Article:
Despite objections from the local taxi company, the Whistler RCMP are standing behind a bylaw that would, among other things, require all Whistler cab drivers to take a 27-hour provincial TaxiHost program and carry chauffeurs permits.
The Vehicle for Hire Regulations bylaw was given its first and second readings at the May 6 council meeting, and then referred back to municipal staff who will consult with the taxi company before putting it goes to a public hearing.
According to Constable Lee Hamilton of the Whistler RCMP detachment, the bylaw is consistent with other bylaws already applied in the Lower Mainland, Victoria, and other major centres, including Kelowna and Kamloops.
"When I started this process I had everyone in favour of it with the exception of some cab drivers, but the general public is happy with the idea. Even some of the taxi drivers are happy with the idea. Most are concerned about the professionalism of the industry, and this will just bolster it," says Hamilton.
Hamilton has received several complaints about local taxi drivers over the years. Some said the drivers were going too fast and ignoring traffic signs and lights, while others said the drivers had poor attitudes, used bad language and played their music too loud.
"Realistically, these people are supposed to be leaders in our community," says Hamilton, who has been working on the bylaw for the past two years. "They are professional drivers and therefore theres a higher expectation of their driving and attitudes. Theres got to be some form of accountability if youre going to classify yourself as a professional driver."
Hamilton says most drivers are good, "but like everything, its a few exceptions that are spoiling things for everyone."
Other provisions within the bylaw would regulate fare prices and require vehicles to pass regular safety inspections.
The taxi company has complained that the new bylaw is going to make it harder to find new drivers. Currently there is no Justice Institute of B.C. TaxiHost program in Whistler, which means that drivers may have to take the course in Vancouver, possibly at the taxi companys expense, in order to obtain Chauffeurs Permits.
Chauffeurs Permits are issued by the local police force, which in Whistlers case would be issued by the local RCMP, after conducting background checks on applicants driving records and criminal histories. Certain kinds of offences, such as sexual assault, prevent applicants from receiving a permit.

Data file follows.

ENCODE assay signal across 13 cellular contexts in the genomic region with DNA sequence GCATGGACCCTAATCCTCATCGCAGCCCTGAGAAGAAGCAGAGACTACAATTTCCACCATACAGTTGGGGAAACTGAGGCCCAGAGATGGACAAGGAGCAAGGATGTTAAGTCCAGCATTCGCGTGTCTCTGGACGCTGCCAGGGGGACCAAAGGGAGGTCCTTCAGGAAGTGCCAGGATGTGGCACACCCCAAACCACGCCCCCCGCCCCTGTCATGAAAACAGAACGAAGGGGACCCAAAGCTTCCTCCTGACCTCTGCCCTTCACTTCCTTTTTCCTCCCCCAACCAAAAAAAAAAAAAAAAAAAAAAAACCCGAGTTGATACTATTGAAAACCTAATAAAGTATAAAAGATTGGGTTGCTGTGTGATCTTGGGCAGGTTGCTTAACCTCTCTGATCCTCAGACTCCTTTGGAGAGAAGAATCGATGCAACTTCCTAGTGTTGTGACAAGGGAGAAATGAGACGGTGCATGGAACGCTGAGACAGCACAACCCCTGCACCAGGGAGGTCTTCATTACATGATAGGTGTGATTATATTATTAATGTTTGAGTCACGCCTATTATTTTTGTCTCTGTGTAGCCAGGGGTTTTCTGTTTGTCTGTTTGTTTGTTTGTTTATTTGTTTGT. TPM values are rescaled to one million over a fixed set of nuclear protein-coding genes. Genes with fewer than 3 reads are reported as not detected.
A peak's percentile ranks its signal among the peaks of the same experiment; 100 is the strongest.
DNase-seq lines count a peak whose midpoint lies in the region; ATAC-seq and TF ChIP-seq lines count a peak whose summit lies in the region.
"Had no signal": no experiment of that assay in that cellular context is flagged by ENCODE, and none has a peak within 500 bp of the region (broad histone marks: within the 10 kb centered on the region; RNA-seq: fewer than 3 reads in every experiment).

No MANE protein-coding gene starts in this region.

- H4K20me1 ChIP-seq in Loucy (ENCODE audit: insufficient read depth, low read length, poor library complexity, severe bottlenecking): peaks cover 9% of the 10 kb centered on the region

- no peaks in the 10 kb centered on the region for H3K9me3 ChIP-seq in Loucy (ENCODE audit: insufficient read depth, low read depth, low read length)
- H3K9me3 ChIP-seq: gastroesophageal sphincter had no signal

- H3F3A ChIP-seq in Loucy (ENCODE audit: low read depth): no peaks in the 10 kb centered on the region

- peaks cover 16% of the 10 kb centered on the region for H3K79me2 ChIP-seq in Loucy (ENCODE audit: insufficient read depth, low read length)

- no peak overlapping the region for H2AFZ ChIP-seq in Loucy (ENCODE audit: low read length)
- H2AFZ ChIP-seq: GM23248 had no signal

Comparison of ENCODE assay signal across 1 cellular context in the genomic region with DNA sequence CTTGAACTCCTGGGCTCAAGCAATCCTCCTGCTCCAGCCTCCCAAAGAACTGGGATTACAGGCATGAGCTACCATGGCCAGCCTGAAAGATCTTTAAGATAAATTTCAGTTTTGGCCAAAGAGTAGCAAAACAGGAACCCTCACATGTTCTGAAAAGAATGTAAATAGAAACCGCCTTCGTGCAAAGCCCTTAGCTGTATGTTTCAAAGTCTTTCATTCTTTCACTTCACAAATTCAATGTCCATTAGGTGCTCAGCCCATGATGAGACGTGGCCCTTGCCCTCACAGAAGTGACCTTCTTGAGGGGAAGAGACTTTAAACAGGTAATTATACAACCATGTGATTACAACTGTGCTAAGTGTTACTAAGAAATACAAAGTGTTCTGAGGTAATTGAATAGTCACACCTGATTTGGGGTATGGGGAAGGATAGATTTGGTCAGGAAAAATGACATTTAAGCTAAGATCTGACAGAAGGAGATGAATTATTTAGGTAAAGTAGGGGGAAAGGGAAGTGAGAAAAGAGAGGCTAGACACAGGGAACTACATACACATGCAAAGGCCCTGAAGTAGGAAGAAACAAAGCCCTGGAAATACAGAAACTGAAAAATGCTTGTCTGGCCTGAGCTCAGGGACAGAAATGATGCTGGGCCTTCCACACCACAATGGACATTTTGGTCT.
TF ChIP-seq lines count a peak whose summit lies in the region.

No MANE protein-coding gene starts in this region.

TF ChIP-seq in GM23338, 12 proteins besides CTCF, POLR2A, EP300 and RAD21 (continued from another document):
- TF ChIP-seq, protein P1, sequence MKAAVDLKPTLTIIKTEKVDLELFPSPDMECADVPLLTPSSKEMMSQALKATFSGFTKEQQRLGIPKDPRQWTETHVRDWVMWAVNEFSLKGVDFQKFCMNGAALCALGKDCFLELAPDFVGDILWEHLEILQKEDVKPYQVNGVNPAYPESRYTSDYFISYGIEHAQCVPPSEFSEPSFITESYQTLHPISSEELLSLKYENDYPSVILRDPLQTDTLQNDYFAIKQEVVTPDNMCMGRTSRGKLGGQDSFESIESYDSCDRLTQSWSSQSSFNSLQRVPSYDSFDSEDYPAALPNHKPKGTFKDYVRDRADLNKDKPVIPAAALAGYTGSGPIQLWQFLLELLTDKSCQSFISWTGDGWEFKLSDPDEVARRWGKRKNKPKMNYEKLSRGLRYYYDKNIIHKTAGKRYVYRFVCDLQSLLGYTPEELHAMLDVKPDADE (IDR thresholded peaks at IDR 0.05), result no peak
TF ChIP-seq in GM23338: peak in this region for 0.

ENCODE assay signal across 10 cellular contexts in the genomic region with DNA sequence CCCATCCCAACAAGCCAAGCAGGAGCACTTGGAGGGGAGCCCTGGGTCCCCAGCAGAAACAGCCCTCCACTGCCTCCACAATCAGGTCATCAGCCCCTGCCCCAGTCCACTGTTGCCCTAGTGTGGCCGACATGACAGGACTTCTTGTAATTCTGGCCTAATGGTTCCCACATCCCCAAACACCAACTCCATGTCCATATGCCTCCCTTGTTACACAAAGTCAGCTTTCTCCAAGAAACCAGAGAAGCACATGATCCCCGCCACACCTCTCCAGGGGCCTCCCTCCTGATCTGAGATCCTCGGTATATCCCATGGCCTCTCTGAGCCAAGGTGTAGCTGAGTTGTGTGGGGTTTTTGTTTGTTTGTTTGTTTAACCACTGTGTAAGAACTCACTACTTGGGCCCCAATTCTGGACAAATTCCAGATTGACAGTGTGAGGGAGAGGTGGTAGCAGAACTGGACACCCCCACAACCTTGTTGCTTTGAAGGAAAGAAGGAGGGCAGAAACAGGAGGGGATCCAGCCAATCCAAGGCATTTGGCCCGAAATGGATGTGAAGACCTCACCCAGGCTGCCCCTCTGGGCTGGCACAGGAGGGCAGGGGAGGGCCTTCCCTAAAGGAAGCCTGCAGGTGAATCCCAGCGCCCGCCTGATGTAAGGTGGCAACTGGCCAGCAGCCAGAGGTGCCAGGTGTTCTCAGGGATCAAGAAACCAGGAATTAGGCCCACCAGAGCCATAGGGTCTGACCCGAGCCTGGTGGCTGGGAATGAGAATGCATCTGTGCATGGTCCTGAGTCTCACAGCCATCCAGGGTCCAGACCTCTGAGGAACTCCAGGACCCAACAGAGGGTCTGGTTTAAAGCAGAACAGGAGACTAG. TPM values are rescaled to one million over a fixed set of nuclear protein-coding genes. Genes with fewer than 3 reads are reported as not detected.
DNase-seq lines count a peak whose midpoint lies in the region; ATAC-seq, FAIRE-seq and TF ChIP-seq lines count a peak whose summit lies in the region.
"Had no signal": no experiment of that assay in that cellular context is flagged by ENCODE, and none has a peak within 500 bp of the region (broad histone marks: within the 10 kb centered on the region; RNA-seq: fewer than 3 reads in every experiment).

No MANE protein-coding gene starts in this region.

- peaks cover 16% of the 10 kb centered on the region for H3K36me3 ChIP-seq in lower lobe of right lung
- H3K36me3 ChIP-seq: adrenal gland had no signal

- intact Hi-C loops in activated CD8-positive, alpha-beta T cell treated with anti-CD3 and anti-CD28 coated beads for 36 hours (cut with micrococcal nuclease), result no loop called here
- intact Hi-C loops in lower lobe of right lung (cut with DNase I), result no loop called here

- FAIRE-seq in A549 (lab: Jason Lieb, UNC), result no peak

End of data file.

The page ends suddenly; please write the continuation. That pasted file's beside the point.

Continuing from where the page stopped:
Whistler Taxi Ltd., which includes Sea to Sky Taxi and Blackcomb Taxi, already requires that all drivers carry Class 4 commercial drivers licenses, which are needed to operate limousines, ambulances, and smaller school buses.
Drivers are also required by the provincial Motor Carriers Act to provide regular maintenance of their vehicles. At the most recent inspection on May 14, all 19 vehicles checked passed.
"Overall the cab company and drivers are doing a good job of ensuring that the conditions of the cabs are up to a good enough standard within the province," says Hamilton.
The company would not comment publicly on the bylaw until all of the owners have had the opportunity to discuss the issue, obtain legal advice, and agree on the best course of action.
Hamilton acknowledges that the bylaw may make it harder for the company to find drivers, but said it was "part of doing business in Whistler. We have a certain standard to maintain.
"Its a realistic concern, but ultimately its going to improve the types of drivers they have. If you improve the type of drivers you have, youre going to get fewer complaints, the conditions of your vehicles are going to be in better order so youre going to have less downtime. The people you do get are going to really want the job."
The municipality is also looking at ways to curb the after-hours rowdiness at the taxi loop, something the taxi drivers have asked for in the past. A plan should be introduced at council within the month.